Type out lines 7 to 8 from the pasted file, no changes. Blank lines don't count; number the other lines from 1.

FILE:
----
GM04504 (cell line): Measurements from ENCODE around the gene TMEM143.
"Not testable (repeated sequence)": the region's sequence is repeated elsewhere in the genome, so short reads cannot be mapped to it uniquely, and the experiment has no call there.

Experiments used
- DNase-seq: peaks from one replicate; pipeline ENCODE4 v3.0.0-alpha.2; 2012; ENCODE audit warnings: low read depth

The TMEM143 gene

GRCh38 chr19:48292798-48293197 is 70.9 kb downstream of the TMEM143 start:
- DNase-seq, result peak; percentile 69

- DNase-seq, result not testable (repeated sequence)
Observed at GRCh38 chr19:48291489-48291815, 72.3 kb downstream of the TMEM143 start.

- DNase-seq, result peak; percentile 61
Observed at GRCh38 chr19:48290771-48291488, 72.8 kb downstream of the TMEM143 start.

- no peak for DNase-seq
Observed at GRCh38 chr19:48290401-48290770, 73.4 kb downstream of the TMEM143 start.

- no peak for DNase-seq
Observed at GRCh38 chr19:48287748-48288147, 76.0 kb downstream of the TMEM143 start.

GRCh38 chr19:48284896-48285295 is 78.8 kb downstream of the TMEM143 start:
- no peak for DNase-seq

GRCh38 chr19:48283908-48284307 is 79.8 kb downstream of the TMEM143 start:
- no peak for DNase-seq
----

- DNase-seq, result peak; percentile 69

- DNase-seq, result not testable (repeated sequence)